73. |Synod of Strife| (Streitsynode). -- The meeting at Lincolnton, N. C., 1820, which followed the |Untimely Synod,| was marked by painful scenes and altercations and the final breach between the majority, who were resolved to unite with the General Synod, and the minority, who opposed the union and accused the leader not only of high-handed, autocratic procedure and usurpation of power in contravention of the constitution, but also of false doctrine, and publicly refused to recognize them as Lutherans. On Sunday, May 28, Synod was opened with a service in which Stork preached German and Bell English. Monday morning the preachers, delegates, and a great multitude of people from the neighborhood returned to the church. They found it occupied by Pastors Paul Henkel, Philip Henkel, David Henkel, and Bell, who refused admission to the rest. After some parliamenteering, written and verbal, both parties entered the church. The Henkels report as follows: |They [the opponents] took their stand on the fact that the majority was on their side and according to it everything should be decided. Accordingly, before they came to us in the church, they first delegated one of their preachers with two questions directed to one of our preachers. The first was: 'Whether he intended to separate from the North Carolina Synod?' The second: 'Whether he was willing to be governed by a majority of preachers and delegates in the matters disputed?' He, giving him no decisive answer, came to the rest of us and told us. We answered in writing: 'That we neither intend to separate ourselves from Synod, nor would suffer ourselves to be governed by a majority; but that we wanted everything investigated and decided according to the doctrine of the Augsburg Confession and according to the constitution or order of our church, nothing else.' In the mean time the minister delegated came to us where we were gathered and demanded a verbal answer to the same questions. We then gave this answer also verbally, whereupon he said with an arrogant gesture and autocratic tone: 'That is not the point; I only ask, Do you want to, or do you not want to?' We answered: 'We did not want to.' He declared, 'That is all I desire to know'; and saying which he rapidly turned about and hastily ran away from us. In the mean time the multitude of our opponents moved toward us, proposing the same questions. We answered as before. The leaders among them endeavored to maintain that, in order to decide the dispute, we were not bound to the constitution, but only to the majority of the votes of the preachers and delegates, which majority they had; and that it was reasonable and fair for us to act according to it in this dispute. But we thought that the doctrine of the Augsburg Confession (being assured, as we were, that it can be proved by the doctrine of the Bible) should be of a greater weight to us than the voice of a majority of men who are opposed to the doctrine and order of our Church. After a brief altercation of this kind they went into the church, and we followed. Here the President [Stork], in a long speech in German, endeavored to prove what he had asserted before. The Secretary [Shober] made a still longer speech in English, in which he endeavored to prove that we were not at all bound to act according to the constitution or order of our Church; although he himself, with the approval of Synod, had written the constitution and had it printed, this was not done with the intention of making it a rule or norm by which we, as members of Synod, were to be guided in our transactions; it was merely a sort of draft or model according to which, in course of time, one might formulate a good constitution, if in the future such should become necessary. However, it was proved [by the Henkels] from the constitution itself that it had been received as just such an [official] document, sanctioned, after previous examination and approval by several ministers, by Synod and ordered to be printed. To this he [Shober] answered that such had not been the intention of Synod. Haste and lack of time had caused him to write it thus without previous careful consideration; therefore, now everything had to be governed and judged according to the majority. But we were of the opinion that it would prove to be a very unreasonable action to reject a constitution which a few years ago, according to a resolution of Synod, had been printed and bound in 1,500 copies, the money being taken from the synodical treasury, and sold at 75 cts. a copy.| (Tenn. Rep.1820, 24.) The question concerning the violation of the constitution would, no doubt, have been settled in favor of the Henkels, if they had not opposed the leaders in their union schemes and charged them with false doctrine and apostasy from the Lutheran Church. Says the aforementioned Tennessee Report: |Even though the officers with their adherents (die alten Herrn Beamten mit ihrem Zugehoer) could perhaps themselves have thought so far [as to realize the arbitrariness of their procedure with reference to the 'Untimely Synod'], yet the desire to organize the General Synod and to bring about a union with all religious bodies, especially with the Presbyterians, was so strong as to outweigh everything else| [even an imminent breach]. The leaders finally admitted that both parties had erred, and declared their willingness to pardon everything if the minority would reunite with them. The Henkels, however, declared that they could have no fellowship with people who were addicted to false doctrines concerning Baptism and the Lord's Supper, and rejected the doctrine of the Augsburg Confession. They also declared their impatience with the contemplated |general union of all religious denominations,| saying that such a union was no more possible than to bring together as one peaceful flock into one fold |sheep, goats, lambs, cows, oxen, horses, bears, wolves, wild cats, foxes, and swine.| At this juncture one of the officers, dissolving the meeting and leaving the church, exclaimed: |Whoever is a true Lutheran, may he come with us to the hotel of J. H.; there we will begin our Synod!| The minority answered: |Whoever wants to be a true fanatic (Schwaermer), may he go along; for you are no real Lutheran preachers: you are fanatics (Schwaermer) and to them you belong!| A young teacher added: |According to the testimony of Holy Scripture, it is impossible for us to regard you as anything but false teachers.| Then one of the old ministers, turning toward the assembly, said: |Now you yourselves have heard the boldness and impertinence of this young man, who charges us, old and respectable ministers that we are, with false doctrine.| Similar utterances were made by others. The report concludes: |However, they left the church without defending themselves against such accusations, except that one of the old ministers said at the exit of the church that he was much astonished. But we could not help that.| (Tenn. Report 1820, 27.) As Bell joined the Shober party, his ordination at Buffalo Creek was declared constitutional and ratified as valid. Shober now reported on his cordial reception by the Pennsylvania Synod and on the transaction which led to the adoption of the |Planentwurf| for the contemplated organization of the General Synod. The document, after its individual paragraphs had been read and discussed, was adopted by the North Carolina Synod by a majority of 15 to 6 -- a result which Shober had forestalled in a letter to the Pennsylvania Synod assembled at Lancaster, stating |that the greatest part of the members of the North Carolina Synod had adopted the so-called Planentwurf,| and expressing the hope that the General Synod might be established. After adopting the |Planentwurf,| the North Carolina Synod elected Pastors Shober and Peter Schmucker delegates to the convention of the General Synod, which was to convene at Hagerstown, Md., October 22, 1820. Only a few ministers from Tennessee being present, the Henkels resolved not to transact any business at this time. (27.)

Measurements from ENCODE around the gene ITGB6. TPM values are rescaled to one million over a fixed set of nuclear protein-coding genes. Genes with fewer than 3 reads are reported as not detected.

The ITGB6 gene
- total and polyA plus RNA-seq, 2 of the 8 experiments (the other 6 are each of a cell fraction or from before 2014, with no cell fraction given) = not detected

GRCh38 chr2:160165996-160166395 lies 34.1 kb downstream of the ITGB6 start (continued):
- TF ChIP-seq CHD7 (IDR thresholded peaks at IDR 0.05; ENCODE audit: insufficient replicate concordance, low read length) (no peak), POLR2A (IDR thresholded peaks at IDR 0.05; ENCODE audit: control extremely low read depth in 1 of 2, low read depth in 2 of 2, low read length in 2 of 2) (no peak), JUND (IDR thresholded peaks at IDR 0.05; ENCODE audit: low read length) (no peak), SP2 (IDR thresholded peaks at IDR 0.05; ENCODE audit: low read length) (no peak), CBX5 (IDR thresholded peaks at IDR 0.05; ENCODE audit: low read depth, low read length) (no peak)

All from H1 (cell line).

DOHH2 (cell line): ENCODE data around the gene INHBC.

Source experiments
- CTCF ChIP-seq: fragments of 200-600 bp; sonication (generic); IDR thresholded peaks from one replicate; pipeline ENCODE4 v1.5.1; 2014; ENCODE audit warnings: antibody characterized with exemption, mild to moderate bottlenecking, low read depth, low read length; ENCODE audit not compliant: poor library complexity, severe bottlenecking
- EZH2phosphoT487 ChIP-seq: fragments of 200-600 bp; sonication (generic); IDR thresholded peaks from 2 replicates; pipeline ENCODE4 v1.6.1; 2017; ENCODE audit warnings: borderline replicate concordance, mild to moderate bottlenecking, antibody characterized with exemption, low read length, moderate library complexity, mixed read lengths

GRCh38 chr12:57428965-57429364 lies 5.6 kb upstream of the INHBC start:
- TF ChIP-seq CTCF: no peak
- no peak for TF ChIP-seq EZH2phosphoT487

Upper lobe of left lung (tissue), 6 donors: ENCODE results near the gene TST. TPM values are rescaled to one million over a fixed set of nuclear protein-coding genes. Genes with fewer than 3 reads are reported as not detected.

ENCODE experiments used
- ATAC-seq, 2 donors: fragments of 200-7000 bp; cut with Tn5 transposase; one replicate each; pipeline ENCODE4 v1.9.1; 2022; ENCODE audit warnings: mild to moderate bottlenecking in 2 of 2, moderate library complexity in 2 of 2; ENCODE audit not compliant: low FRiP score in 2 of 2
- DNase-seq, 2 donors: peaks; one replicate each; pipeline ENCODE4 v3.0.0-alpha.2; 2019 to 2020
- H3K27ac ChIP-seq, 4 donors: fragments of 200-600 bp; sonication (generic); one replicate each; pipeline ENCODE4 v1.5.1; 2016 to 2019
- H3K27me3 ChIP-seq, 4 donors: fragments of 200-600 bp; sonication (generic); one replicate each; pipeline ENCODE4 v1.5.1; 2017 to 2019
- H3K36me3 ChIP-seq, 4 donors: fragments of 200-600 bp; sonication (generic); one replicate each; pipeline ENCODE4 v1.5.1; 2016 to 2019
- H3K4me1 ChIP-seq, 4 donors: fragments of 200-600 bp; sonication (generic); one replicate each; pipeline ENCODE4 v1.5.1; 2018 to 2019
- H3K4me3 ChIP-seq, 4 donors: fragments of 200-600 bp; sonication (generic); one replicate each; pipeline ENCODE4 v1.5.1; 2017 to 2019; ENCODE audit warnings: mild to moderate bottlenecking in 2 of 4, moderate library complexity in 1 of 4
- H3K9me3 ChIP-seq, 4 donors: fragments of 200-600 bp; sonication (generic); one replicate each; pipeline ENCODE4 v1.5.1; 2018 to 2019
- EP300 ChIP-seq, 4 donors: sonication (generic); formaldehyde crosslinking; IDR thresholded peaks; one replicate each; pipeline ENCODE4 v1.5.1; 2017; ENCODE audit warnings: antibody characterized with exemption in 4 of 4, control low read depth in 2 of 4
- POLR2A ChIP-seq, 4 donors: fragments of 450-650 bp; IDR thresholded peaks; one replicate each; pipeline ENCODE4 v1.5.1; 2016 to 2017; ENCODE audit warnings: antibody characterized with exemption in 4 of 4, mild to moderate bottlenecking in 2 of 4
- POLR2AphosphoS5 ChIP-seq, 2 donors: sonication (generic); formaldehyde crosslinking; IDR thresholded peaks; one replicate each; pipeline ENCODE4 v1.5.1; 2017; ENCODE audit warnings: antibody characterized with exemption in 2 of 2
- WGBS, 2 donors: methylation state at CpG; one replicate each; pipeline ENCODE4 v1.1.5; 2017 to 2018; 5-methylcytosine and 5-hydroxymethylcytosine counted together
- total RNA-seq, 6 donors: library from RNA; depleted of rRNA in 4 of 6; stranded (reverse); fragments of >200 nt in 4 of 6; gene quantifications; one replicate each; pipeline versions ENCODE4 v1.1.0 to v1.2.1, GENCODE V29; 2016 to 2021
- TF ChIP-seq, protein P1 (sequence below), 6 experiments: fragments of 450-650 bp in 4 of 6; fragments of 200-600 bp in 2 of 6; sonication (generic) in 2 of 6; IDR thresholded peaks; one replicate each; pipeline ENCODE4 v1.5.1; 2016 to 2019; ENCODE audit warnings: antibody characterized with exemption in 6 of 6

74. Doctrinal Dispute at Lincolnton. -- The points disputed at Lincolnton did not only refer to the autocratic actions of the leaders of the Synod and their union schemes, but also to the doctrines of Baptism and the Lord's Supper, regarding which the minority charged Stork, Shober, and their followers with holding un-Lutheran and anticonfessional views. The discussions on these doctrines caused James Hill, a Methodist preacher who was present, to address a letter to Synod in which he said: |For almost thirteen years which I have spent in this county [Lincoln Co., N.C., where David Henkel preached], I have understood that the greatest number of your preachers in the county have taught that the baptism of water effects regeneration, and that the body and blood of Christ is received bodily with the bread and wine in the Lord's Supper, so that these doctrines, being so generally taught and confessedly believed, confirmed me in the conviction that they are the orthodox doctrines of the Lutheran Church. Last Monday [at the discussion on floor of Synod], however, I discovered, or believed to discover, that some members of your Rev. Synod entertained different views. . . . Now, in order that I may know how to conduct myself in the future toward so respectable a part of the Church of Christ [North Carolina Synod], I request the opinion of your Synod on the above points.| The answer, formulated by R. J. Miller and Peter Schmucker, and approved of by the ministerium, was: |We do not say that all who are baptized with water are regenerated and converted to God, so that they are saved without the operation of the Holy Spirit, or in other words, without faith in Christ.| |We do not believe and teach that the body and blood of our Lord Jesus Christ are bodily received with the bread and wine in the Holy Supper, but that the true believer receives and enjoys it spiritually together with all saving gifts of His suffering and death, by faith in Jesus Christ.| (681.) According to the report of the Henkels, the doctrine of predestination as taught by the Presbyterians was also touched upon, for in it we read: |One of the members declared, and sought to maintain, that it was impossible for a man to fall from the grace of God after he had once been truly converted. Another denied the doctrine of Baptism as laid down in our catechism and in the Second and Ninth Articles of the Augsburg Confession. The offer was made to a third to prove to him from his own handwriting that he denied the doctrine of the Lord's Supper as set forth in the Tenth Article [of the Augsburg Confession]. They offered to have the letter read; but our opponents did not agree to this. A book was placed before him and a passage was pointed out to him, in order that he might read what Luther, of blessed memory, himself teaches on this question. He closed it angrily and pushed it away. A fourth put the question: 'Can I not be a [Presbyterian] predestinarian and also a Lutheran?' For he believed that the [Presbyterian] doctrine of predestination could be proven from the Bible. He received the answer: 'If he believed as the Predestinarians believe, then he belonged to them, and might go to them, it did not concern us.' -- For these reasons we believed to be all the more certain that they were not true Evangelical Lutheran preachers, and this we also told them without reservation.| (Tenn. Rep.1820, 24 f.) In connection with the doctrine of regeneration by Baptism, the Henkels also referred to the error of the enthusiasts, gaining ground increasingly within the North Carolina Synod, viz., that conversion and regeneration was effected by anxious shrieking, united praying, and the exertion of all powers of the body and soul. (32 f.) The rupture, then, was inevitable: the doctrinal and spiritual gap between Shober and his compeers on the one hand and the Henkels and their adherents on the other hand being just as wide and insurmountable as that between Zwingli and Luther at Marburg 1529. The leaders of the North Carolina Synod were not only unionistic, but, in more than one respect, Reformed theologians. The ministers who soon after united in organizing the Tennessee Synod declared with respect to the North Carolina Synod: |If they would adopt the name of what we believe they really are, and in this way withdraw from us, then we and other people would know what our relation was toward them. But if they intend to remain in our household, they shall also submit to its authority [Augsburg Confession], or we will have nothing to do with them.| (31.)